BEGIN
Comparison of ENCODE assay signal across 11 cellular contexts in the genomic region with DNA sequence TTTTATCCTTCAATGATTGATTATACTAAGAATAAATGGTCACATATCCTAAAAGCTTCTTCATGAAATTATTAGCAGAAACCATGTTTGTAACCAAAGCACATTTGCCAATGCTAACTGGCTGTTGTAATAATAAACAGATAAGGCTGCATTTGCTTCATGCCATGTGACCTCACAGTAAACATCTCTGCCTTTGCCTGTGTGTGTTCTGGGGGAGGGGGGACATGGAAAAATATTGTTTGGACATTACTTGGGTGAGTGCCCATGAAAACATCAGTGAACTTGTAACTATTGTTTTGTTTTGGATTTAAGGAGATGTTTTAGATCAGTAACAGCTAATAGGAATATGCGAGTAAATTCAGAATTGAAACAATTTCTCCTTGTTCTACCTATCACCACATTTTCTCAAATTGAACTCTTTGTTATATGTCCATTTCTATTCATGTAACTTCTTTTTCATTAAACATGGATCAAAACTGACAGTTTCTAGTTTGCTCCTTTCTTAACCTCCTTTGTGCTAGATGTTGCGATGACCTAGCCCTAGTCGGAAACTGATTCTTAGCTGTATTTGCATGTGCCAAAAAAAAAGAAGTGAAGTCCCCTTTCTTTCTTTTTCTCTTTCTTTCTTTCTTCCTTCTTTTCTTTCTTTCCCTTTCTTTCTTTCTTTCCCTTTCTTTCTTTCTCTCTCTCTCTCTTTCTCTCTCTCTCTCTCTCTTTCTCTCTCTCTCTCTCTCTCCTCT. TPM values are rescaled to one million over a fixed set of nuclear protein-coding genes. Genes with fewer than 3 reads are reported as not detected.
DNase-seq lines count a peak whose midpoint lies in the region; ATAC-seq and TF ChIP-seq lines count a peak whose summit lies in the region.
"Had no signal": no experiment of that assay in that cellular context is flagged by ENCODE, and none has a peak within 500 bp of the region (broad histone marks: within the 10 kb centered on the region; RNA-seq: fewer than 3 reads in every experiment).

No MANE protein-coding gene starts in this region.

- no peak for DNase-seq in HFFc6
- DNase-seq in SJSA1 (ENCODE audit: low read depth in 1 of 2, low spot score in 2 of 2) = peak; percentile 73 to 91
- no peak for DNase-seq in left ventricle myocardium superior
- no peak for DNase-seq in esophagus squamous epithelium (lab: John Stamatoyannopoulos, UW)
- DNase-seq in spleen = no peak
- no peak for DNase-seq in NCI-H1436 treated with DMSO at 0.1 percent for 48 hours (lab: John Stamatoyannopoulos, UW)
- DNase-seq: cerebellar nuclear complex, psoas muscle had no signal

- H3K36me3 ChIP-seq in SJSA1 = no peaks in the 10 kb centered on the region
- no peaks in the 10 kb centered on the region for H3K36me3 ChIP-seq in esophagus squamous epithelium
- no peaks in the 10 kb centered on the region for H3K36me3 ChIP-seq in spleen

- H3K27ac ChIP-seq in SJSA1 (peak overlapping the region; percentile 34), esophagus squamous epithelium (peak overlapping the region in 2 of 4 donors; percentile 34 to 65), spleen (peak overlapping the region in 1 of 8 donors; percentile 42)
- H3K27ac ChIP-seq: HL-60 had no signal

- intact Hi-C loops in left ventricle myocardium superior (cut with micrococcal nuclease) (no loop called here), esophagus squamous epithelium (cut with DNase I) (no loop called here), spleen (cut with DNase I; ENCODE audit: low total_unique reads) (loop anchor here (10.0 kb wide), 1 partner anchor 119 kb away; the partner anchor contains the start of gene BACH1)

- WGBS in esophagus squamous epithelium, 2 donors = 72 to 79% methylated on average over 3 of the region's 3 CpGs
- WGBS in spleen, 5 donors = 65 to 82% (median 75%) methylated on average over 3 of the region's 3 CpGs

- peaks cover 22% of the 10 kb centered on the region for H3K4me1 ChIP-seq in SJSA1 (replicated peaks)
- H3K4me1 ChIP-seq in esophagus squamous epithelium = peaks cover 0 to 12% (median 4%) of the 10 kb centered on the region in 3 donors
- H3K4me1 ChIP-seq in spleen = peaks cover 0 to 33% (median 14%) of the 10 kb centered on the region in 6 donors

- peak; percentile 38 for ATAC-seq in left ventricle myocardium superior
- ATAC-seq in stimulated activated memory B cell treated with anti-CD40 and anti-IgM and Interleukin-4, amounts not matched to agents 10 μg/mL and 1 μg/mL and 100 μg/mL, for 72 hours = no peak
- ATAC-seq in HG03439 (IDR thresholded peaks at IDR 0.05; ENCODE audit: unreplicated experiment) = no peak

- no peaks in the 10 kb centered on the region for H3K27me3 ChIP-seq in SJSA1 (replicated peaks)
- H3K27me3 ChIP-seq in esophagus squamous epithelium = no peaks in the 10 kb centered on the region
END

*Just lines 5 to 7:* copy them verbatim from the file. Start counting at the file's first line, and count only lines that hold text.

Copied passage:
- no peak for DNase-seq in HFFc6
- DNase-seq in SJSA1 (ENCODE audit: low read depth in 1 of 2, low spot score in 2 of 2) = peak; percentile 73 to 91
- no peak for DNase-seq in left ventricle myocardium superior